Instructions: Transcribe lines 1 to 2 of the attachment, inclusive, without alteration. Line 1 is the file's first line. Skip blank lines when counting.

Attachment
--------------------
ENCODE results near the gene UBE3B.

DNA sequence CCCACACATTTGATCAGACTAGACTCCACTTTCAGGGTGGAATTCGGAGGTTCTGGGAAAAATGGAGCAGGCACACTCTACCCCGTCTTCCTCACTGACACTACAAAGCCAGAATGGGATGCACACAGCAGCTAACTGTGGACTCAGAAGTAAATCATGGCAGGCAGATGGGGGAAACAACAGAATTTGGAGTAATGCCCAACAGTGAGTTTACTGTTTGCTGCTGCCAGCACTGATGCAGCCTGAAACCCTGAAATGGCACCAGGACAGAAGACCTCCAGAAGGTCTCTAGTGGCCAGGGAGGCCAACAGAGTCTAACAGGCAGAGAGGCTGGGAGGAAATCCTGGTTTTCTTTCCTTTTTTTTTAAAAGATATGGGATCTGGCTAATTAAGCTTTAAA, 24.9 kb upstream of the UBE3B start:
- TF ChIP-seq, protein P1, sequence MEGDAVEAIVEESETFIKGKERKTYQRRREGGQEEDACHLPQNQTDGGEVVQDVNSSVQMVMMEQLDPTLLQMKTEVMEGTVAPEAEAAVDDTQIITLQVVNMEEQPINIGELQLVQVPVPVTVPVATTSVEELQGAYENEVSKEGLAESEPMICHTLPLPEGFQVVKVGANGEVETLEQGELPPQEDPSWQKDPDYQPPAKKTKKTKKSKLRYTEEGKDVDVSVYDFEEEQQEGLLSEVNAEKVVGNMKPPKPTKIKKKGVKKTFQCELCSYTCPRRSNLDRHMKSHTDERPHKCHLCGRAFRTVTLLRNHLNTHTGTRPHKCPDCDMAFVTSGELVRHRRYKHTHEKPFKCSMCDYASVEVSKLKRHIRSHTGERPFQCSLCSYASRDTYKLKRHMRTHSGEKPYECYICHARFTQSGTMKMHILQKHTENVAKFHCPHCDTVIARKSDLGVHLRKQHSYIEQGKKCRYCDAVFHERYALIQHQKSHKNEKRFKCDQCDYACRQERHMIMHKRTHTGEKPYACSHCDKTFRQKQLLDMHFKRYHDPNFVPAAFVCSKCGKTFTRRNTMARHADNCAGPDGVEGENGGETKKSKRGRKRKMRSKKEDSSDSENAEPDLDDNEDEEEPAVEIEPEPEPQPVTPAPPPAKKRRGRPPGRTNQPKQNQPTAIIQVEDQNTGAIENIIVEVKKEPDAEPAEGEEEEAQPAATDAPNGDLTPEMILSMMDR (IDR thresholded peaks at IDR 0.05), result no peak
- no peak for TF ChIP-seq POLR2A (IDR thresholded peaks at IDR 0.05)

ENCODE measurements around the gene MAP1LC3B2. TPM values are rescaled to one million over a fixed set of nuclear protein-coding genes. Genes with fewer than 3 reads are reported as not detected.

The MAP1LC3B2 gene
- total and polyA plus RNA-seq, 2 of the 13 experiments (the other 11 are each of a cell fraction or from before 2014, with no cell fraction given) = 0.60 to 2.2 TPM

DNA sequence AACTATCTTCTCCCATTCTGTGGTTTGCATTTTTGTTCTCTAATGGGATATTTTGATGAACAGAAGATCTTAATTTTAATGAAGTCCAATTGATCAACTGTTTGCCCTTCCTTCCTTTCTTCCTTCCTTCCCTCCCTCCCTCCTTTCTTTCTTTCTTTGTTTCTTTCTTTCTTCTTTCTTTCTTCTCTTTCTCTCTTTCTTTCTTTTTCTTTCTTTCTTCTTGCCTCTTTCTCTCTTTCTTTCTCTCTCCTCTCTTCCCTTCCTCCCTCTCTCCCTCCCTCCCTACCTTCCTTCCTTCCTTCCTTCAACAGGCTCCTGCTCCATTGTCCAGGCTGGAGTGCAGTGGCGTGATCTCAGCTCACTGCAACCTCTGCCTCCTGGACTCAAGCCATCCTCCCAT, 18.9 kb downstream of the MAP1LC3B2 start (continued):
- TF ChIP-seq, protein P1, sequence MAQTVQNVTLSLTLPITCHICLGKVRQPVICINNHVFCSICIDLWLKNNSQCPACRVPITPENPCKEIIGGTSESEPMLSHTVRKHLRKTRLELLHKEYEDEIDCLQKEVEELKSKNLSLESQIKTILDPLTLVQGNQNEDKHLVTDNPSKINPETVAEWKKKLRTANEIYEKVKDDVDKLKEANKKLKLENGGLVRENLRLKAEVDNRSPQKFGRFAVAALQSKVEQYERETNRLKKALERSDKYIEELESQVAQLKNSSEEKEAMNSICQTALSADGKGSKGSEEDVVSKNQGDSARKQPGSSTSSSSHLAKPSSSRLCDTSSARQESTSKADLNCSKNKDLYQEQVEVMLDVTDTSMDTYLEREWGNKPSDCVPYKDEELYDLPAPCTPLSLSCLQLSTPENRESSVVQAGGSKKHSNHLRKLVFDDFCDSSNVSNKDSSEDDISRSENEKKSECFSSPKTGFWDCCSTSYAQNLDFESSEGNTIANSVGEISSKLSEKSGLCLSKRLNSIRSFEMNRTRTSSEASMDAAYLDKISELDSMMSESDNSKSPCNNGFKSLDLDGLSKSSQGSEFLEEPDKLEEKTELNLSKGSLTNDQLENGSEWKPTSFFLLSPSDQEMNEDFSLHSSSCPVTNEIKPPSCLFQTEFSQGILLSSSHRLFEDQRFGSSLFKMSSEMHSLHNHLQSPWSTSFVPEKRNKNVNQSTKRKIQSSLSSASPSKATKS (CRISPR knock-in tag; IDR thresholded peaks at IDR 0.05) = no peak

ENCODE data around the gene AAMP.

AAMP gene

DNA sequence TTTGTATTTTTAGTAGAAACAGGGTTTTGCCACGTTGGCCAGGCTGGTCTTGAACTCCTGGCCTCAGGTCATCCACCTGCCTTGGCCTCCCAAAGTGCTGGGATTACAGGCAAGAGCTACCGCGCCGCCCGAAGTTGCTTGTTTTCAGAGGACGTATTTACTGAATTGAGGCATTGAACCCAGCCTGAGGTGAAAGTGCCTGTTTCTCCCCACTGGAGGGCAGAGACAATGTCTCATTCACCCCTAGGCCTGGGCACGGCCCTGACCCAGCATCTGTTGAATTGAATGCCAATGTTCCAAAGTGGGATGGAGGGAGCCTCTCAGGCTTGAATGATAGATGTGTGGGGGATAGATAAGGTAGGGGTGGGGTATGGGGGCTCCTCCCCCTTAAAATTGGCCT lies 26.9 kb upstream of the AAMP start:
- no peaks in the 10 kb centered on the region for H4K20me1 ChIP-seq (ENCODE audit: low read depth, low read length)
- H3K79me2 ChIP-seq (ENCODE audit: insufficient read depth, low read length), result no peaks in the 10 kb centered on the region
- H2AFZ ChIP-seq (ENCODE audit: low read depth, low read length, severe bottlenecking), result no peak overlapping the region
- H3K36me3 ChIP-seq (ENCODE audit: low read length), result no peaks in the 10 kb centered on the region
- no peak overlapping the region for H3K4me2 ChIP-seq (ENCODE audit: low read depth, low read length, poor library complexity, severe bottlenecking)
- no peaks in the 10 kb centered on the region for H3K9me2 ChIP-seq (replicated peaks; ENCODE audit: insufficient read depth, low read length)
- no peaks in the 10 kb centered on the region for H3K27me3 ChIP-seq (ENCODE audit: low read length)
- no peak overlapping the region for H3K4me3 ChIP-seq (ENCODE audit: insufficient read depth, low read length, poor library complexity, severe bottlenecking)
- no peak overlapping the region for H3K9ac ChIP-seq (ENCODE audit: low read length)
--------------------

ENCODE results near the gene UBE3B.

DNA sequence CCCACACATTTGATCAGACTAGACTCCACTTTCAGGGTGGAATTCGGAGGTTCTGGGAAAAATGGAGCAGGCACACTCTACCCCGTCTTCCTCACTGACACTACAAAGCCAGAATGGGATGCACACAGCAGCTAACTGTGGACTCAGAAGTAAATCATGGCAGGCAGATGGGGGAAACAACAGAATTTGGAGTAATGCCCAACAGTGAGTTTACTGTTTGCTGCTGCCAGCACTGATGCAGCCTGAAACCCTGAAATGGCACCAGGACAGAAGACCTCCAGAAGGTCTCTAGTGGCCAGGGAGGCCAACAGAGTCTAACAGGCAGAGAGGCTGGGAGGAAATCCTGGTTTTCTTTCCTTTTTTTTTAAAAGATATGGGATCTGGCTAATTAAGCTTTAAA, 24.9 kb upstream of the UBE3B start: